Let me start with this small group. Of them, only a few individuals were willing to step up to the microphone and share their views that run very contrary to the values of our union. Although being able to hold a space open for conflicting views is a corner stone of a democracy, many delegates felt that some of the comments made crossed over to hate. I encourage you to read the reports from some of the other Edmonton delegates for more perspectives regarding this situation. At no time can we as an organization tolerate hate speech, we need to address it immediately and firmly.
We need to be able to have those hard conversation with people. Confronting these ideas head on is important because we have to realize that these ideas exist within our membership. If they go unchecked, they can spread unnoticed. Outside of the obvious reason why I’m addressing this is that we need to understand this is a tool of the ruling class to suppress the working class. These dog whistle topics are used to stir up anger and fear on “both sides”. As long as workers spend more energy fighting amongst themselves, those in power that are actively repressing workers will remain unthreatened.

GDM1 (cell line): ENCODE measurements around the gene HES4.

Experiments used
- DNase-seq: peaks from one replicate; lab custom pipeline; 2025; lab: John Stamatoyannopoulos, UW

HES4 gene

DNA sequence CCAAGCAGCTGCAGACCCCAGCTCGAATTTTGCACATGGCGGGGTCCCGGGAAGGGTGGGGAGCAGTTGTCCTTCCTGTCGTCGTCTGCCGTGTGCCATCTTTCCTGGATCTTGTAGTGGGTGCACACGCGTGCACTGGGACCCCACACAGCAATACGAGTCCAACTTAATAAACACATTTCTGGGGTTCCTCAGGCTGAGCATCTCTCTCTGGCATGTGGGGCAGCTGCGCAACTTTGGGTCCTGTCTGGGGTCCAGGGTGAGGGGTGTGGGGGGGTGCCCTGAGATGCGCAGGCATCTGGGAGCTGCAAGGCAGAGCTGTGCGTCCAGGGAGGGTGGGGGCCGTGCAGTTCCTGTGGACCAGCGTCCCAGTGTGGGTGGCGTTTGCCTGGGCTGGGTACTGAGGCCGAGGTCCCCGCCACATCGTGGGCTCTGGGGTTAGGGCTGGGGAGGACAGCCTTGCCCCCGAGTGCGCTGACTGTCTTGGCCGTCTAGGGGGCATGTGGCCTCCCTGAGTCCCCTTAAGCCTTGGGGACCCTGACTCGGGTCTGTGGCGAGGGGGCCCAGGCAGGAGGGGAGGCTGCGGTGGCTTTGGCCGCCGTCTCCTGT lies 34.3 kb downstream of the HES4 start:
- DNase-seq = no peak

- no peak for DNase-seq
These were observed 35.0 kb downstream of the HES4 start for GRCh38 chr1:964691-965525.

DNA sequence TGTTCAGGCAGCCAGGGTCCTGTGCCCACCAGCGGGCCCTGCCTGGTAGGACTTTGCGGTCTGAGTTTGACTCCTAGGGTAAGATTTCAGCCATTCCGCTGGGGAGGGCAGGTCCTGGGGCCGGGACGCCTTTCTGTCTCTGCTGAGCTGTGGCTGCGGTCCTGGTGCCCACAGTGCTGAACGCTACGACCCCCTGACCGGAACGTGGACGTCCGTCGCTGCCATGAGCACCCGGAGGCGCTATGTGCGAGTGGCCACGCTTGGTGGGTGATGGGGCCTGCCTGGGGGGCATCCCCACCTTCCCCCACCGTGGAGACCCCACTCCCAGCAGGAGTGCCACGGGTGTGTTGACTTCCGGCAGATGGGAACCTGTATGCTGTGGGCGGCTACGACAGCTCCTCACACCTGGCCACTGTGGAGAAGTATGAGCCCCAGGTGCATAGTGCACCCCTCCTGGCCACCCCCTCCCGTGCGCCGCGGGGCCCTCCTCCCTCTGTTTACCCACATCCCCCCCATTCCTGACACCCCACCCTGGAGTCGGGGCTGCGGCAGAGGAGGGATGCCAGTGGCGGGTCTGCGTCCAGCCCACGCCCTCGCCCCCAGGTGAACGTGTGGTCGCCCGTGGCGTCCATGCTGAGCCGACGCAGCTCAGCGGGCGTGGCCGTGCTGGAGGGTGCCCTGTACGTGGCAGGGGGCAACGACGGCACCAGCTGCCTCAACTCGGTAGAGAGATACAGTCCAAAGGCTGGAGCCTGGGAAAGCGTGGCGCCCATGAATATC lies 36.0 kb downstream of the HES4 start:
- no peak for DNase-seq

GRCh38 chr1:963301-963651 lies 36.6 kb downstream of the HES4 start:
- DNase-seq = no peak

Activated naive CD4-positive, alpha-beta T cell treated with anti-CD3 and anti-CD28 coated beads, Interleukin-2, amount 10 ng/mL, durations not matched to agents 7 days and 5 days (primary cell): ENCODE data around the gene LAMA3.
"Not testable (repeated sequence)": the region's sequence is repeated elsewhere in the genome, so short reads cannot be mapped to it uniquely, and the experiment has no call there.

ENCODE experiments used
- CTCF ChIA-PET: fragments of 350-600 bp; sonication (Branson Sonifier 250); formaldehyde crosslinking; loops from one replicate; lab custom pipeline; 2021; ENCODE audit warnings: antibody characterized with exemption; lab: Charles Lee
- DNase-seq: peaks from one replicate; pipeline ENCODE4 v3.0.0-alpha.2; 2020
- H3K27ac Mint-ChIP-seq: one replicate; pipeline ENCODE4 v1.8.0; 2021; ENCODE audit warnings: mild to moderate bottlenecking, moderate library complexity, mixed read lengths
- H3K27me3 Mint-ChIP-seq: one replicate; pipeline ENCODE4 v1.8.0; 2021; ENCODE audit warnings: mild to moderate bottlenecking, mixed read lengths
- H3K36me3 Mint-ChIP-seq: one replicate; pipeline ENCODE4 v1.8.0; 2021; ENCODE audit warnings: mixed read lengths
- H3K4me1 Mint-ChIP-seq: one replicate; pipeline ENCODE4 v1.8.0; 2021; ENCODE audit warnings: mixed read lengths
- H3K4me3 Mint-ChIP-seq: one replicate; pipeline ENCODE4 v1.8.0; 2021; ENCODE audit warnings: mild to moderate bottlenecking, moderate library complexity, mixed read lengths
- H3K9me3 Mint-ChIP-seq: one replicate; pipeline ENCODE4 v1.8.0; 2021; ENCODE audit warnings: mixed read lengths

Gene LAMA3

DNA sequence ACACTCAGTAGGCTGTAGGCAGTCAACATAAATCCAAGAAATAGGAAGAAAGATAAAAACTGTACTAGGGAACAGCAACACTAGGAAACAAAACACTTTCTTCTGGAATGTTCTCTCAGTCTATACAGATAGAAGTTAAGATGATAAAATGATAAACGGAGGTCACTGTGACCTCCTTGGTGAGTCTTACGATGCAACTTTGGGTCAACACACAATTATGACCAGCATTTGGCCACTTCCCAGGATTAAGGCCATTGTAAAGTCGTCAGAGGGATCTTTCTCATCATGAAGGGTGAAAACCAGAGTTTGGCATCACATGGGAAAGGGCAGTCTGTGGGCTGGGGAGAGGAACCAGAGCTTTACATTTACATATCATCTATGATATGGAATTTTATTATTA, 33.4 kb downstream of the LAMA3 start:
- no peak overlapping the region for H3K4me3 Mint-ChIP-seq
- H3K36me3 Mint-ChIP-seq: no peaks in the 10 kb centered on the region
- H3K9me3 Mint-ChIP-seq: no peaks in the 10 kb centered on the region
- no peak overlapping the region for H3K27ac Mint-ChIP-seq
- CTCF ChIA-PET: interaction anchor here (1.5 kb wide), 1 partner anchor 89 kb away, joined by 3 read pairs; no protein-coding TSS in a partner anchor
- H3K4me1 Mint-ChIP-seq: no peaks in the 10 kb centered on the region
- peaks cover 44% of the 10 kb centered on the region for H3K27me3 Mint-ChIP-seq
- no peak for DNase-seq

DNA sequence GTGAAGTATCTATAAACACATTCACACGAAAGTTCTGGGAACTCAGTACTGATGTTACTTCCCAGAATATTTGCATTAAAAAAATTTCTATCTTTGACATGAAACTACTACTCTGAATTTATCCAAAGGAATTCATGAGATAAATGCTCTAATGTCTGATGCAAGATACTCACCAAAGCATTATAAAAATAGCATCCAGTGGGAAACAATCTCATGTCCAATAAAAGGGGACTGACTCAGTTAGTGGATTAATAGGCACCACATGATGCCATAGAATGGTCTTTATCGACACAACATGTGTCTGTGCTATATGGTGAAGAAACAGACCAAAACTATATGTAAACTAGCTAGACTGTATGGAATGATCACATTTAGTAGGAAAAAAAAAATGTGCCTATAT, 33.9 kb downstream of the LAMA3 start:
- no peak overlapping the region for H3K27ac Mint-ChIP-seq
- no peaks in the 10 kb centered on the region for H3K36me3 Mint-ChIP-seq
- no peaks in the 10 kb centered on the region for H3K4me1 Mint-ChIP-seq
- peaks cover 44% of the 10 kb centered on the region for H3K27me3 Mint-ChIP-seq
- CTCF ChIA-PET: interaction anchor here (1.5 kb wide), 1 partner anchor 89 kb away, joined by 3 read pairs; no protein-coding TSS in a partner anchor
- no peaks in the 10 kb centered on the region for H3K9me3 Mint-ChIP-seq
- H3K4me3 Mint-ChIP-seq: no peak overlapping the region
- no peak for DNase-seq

The second conference group up for discussion are the proceduralists. It would be easy to observe this group and think that they are more concerned with the rules of order than they are with the progress of our Union. This would be a wrong assessment, in most cases anyways. Another false sentiment is that those that seem protective of the grievance/arbitration/rule can be defined by age. There has been a number of comments along the lines of “the old people”. Comments like this do nothing but erode any solidarity within our union. Over the week it became more apparent to me how wrong both these two assessments are.